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A Lasting Memory

Everyone recognizes the need for a charitable organization to receive gifts to successfully perform its intended function. Most are aware that outright gifts to a not-for-profit organization may be tax deductible. What they may not beware of is that there are a variety of ways in which a gift can be made which provide additional benefits that may be awarded to the donor:

  • Bequest: A charitable gift left through a will.
  • Charitable Remainder Trust: A conveyance of assets to a trust which allows the income of an asset to be used during the donor's life with the balance remaining after the death passing to the charitable institution.
  • Charitable Lead Trust: Allows a donor to pass immediate income to a charity while passing assets on to an heir at a reduced tax.
  • Revocable Living Trust Agreement: A trust that is created for the purpose of avoiding probate and perhaps avoiding the need for guardianship. A gift can be made part of the terms of a trust which becomes effective on death.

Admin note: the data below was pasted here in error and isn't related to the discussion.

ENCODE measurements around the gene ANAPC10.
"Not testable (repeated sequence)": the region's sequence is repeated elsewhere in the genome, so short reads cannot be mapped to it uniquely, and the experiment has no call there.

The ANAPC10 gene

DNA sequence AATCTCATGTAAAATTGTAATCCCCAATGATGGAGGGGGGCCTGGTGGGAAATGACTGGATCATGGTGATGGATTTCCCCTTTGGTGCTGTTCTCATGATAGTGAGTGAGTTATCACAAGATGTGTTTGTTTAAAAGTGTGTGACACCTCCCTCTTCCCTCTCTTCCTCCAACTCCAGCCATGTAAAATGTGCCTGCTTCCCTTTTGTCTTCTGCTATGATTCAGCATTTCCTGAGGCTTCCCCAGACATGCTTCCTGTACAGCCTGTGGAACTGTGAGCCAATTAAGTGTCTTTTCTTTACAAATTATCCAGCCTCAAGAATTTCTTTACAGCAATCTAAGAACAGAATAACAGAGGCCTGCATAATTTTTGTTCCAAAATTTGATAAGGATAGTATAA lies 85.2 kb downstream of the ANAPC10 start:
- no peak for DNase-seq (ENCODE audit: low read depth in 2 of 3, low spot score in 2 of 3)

• Life Estate Agreement: Allows for real property to be utilized by the donor during his or her lifetime, with the property passing to the charity or death.

There are also numerous methods of making gifts which provide immediate tax benefits. One such method allows a donor to give assets such a stocks or real estate, with a deduction being allowed for the entire value of the asset without having to pay tax on the increase in the value of the asset. For example, if a stock was purchased for $1.00 and has increased in value to $10.00 and gifted, the donor would receive a charitable tax deduction on the $9.00 of increased value.

A charitable organization can only survive based on donations. Fortunately, there are numerous ways in which a donation can be beneficial to both the organization and the donor. If you have an interest in finding out how to take advantage of these rules, please contact your tax advisor, attorney, or contact us for further information.